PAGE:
Training Tips and Techniques
The dark ages of dog training had people swatting their dogs with newspapers or rubbing their noses in the mess from an accident. Trainers and dog people alike now know that positive reinforcement and prevention are the best ways to teach a dog — especially a pug — what he needs to know.
As a new pug owner, you'll find that praise, rewards, and a clicker to signal correct behavior are your most effective tools during training sessions. All of them help to motivate your pug to perform the behaviors you want. The idea is to communicate with your dog rather than force him.
Remember how good you'd feel when your teacher or parent praised the way you solved a problem or performed a task? Just like people, pugs respond better to praise than to criticism. Saying “Good dog!” in a happy, high-pitched tone of voice lets Pugsley know that you like what he's done.
Praise isn't limited to formal training sessions. Use it any time you catch your pug doing something right. Is he playing with a toy? Say “Good toy!” or “Good play!” Is he in a down position? “Good down!” Every time you see him doing something you like, give it a name and praise it. This is much better than the old method of scolding him every time he does something you don't like.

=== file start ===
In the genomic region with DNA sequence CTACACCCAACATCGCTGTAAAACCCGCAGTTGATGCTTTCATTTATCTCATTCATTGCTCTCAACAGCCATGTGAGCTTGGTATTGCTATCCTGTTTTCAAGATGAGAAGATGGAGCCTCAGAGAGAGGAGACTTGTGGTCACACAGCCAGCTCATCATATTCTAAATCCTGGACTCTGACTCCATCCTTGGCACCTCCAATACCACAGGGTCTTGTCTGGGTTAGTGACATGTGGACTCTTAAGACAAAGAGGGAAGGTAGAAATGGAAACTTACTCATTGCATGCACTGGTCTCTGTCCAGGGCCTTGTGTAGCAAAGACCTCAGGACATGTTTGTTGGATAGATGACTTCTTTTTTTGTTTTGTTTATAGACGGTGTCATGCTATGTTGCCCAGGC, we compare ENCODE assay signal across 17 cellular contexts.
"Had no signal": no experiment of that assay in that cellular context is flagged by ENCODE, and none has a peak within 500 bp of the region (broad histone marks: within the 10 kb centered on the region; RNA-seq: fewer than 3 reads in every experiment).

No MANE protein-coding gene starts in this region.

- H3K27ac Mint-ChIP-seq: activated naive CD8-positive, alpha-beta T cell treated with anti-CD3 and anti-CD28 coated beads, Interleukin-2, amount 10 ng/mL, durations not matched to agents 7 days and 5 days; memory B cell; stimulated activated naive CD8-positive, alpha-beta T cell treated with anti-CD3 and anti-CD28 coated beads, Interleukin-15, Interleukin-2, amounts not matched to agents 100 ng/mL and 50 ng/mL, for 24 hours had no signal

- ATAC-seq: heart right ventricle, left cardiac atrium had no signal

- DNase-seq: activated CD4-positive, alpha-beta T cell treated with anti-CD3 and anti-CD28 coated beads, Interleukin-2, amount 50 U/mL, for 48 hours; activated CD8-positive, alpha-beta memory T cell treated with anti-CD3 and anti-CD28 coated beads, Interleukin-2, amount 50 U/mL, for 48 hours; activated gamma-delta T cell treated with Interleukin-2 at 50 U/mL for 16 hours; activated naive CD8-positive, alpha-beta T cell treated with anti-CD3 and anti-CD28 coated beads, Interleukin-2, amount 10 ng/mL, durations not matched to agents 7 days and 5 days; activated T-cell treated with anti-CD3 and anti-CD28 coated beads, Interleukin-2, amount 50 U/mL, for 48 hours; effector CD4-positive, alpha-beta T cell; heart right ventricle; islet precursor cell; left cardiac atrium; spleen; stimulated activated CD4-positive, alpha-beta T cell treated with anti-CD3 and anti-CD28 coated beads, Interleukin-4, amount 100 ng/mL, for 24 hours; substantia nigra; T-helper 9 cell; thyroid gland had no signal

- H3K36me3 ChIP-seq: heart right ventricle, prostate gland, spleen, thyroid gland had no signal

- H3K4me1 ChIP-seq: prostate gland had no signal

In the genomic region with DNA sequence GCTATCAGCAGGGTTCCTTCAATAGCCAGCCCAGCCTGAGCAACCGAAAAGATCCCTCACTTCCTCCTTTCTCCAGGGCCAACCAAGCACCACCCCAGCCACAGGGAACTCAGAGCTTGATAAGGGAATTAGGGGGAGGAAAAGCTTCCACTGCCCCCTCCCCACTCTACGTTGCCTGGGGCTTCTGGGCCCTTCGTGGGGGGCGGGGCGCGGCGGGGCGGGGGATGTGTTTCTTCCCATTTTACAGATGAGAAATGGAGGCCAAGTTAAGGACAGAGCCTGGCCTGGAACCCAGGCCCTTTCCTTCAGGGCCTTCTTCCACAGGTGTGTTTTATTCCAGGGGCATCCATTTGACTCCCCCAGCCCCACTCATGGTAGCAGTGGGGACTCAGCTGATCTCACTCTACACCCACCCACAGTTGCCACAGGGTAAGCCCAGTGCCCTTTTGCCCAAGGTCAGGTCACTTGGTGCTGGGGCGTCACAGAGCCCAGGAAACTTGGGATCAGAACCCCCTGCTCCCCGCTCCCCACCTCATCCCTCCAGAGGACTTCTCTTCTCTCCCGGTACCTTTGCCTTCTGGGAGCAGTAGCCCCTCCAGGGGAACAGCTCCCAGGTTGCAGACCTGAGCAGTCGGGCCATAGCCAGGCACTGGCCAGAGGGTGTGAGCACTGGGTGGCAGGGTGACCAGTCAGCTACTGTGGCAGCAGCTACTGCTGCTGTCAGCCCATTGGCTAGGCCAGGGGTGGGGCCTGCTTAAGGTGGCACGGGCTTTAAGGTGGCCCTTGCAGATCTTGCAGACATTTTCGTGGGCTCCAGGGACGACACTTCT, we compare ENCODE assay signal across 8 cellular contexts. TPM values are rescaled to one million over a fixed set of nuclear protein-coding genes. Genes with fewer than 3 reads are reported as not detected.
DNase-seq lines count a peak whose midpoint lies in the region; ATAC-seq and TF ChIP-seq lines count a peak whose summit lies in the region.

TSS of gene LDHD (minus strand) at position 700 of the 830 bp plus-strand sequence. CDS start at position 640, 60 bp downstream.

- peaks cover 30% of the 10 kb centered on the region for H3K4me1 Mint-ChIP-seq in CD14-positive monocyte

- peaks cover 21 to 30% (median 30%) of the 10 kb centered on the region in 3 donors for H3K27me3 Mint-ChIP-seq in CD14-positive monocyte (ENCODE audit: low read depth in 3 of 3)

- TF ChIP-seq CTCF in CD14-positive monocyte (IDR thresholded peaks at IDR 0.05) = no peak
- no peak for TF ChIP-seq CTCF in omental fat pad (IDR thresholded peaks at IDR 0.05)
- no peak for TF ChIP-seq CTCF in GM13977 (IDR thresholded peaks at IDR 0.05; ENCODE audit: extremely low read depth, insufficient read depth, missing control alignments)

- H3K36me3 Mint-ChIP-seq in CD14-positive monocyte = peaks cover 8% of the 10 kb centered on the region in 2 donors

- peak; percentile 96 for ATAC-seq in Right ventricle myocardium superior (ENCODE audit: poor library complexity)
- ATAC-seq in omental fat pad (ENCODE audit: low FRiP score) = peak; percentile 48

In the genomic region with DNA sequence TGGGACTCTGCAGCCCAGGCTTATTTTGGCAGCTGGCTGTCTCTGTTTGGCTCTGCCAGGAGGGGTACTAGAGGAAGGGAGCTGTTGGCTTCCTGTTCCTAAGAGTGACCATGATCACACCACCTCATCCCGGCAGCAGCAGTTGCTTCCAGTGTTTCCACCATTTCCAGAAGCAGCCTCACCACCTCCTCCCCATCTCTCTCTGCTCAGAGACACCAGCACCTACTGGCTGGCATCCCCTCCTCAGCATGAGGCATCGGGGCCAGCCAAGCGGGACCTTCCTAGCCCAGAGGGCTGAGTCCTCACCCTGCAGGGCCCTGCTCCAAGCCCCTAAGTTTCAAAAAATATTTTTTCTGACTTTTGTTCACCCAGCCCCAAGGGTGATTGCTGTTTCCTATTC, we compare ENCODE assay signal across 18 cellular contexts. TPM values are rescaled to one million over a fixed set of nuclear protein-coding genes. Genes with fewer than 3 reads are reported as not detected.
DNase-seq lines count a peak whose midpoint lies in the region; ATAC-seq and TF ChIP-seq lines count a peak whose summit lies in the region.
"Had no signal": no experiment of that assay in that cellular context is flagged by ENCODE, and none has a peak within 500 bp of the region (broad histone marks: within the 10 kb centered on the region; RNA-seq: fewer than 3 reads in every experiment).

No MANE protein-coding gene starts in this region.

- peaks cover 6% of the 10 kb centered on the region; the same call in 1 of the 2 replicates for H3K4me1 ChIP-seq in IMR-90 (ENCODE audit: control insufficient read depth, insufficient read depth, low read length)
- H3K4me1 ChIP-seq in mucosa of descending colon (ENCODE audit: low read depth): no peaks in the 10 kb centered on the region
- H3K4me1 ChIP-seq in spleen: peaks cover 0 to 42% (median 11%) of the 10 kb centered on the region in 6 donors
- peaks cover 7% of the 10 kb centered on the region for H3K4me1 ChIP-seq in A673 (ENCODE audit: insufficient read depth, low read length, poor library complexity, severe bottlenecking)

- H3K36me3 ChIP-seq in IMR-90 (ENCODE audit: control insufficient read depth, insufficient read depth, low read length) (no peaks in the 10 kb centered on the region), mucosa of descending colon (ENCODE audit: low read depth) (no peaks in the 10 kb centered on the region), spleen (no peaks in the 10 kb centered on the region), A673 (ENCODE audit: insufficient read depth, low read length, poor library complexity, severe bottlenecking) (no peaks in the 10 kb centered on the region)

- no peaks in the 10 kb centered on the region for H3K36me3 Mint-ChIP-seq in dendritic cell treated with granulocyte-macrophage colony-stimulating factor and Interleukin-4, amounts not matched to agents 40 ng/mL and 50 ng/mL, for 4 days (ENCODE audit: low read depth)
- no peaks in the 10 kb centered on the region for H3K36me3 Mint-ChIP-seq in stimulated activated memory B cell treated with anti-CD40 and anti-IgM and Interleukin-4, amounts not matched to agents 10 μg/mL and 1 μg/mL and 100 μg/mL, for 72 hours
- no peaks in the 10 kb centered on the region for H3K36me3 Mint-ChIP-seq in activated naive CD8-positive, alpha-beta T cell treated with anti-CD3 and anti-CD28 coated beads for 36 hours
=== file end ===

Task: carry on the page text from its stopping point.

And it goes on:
Praise is good, and pugs love it because it means they're getting attention, but they'll work even harder if food is involved. A reward can be anything your pug likes, from a special toy to a favorite game, but most of them prefer food, glorious food. Rewards can take two forms: instant gratification (you give your pug a bit of cheese when he sits on command) and delayed gratification (you give him a bite of hot dog or pull out a favorite toy after he finishes a fabulous freestyle routine). Both types of rewards work, and both should be used so your pug doesn't learn to expect only one thing from you.
Types of Treats
Training treats have specific characteristics. First, use something that your pug doesn't get every day. You want the reward to be special, something he'll really want to work for. Choose a treat that has a strong aroma and is easily swallowed. You don't want to stand there all day while he chews it up. So rawhides and jerky are out; cut-up hot dogs, small cubes of cheese, dried liver, and cat treats such as Pounce are in.